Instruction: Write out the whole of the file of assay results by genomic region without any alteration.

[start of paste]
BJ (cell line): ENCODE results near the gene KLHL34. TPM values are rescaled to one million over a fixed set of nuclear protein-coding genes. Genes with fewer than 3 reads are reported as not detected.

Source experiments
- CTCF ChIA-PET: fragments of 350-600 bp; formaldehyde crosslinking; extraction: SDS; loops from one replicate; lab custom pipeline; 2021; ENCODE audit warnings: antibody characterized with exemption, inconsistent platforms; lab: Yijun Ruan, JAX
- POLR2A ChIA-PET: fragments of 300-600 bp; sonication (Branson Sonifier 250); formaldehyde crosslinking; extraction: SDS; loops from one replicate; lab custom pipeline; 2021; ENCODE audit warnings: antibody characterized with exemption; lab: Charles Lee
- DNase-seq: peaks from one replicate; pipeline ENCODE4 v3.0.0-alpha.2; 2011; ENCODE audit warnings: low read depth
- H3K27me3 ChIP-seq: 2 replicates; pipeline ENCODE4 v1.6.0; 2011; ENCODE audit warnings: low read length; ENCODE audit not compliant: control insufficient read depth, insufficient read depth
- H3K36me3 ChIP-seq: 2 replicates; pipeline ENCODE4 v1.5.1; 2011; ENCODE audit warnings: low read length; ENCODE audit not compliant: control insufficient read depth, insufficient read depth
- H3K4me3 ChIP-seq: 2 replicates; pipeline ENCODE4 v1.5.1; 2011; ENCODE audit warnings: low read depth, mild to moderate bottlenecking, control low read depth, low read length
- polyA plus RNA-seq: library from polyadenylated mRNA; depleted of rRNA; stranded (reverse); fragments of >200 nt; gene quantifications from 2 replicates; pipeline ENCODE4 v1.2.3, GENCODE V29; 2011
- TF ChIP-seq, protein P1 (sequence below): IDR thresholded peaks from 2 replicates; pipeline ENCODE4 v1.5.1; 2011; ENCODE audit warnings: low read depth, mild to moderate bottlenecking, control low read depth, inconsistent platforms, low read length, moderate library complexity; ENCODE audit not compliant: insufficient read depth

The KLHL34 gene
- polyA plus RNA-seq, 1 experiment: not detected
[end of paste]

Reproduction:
BJ (cell line): ENCODE results near the gene KLHL34. TPM values are rescaled to one million over a fixed set of nuclear protein-coding genes. Genes with fewer than 3 reads are reported as not detected.

Source experiments
- CTCF ChIA-PET: fragments of 350-600 bp; formaldehyde crosslinking; extraction: SDS; loops from one replicate; lab custom pipeline; 2021; ENCODE audit warnings: antibody characterized with exemption, inconsistent platforms; lab: Yijun Ruan, JAX
- POLR2A ChIA-PET: fragments of 300-600 bp; sonication (Branson Sonifier 250); formaldehyde crosslinking; extraction: SDS; loops from one replicate; lab custom pipeline; 2021; ENCODE audit warnings: antibody characterized with exemption; lab: Charles Lee
- DNase-seq: peaks from one replicate; pipeline ENCODE4 v3.0.0-alpha.2; 2011; ENCODE audit warnings: low read depth
- H3K27me3 ChIP-seq: 2 replicates; pipeline ENCODE4 v1.6.0; 2011; ENCODE audit warnings: low read length; ENCODE audit not compliant: control insufficient read depth, insufficient read depth
- H3K36me3 ChIP-seq: 2 replicates; pipeline ENCODE4 v1.5.1; 2011; ENCODE audit warnings: low read length; ENCODE audit not compliant: control insufficient read depth, insufficient read depth
- H3K4me3 ChIP-seq: 2 replicates; pipeline ENCODE4 v1.5.1; 2011; ENCODE audit warnings: low read depth, mild to moderate bottlenecking, control low read depth, low read length
- polyA plus RNA-seq: library from polyadenylated mRNA; depleted of rRNA; stranded (reverse); fragments of >200 nt; gene quantifications from 2 replicates; pipeline ENCODE4 v1.2.3, GENCODE V29; 2011
- TF ChIP-seq, protein P1 (sequence below): IDR thresholded peaks from 2 replicates; pipeline ENCODE4 v1.5.1; 2011; ENCODE audit warnings: low read depth, mild to moderate bottlenecking, control low read depth, inconsistent platforms, low read length, moderate library complexity; ENCODE audit not compliant: insufficient read depth

The KLHL34 gene
- polyA plus RNA-seq, 1 experiment: not detected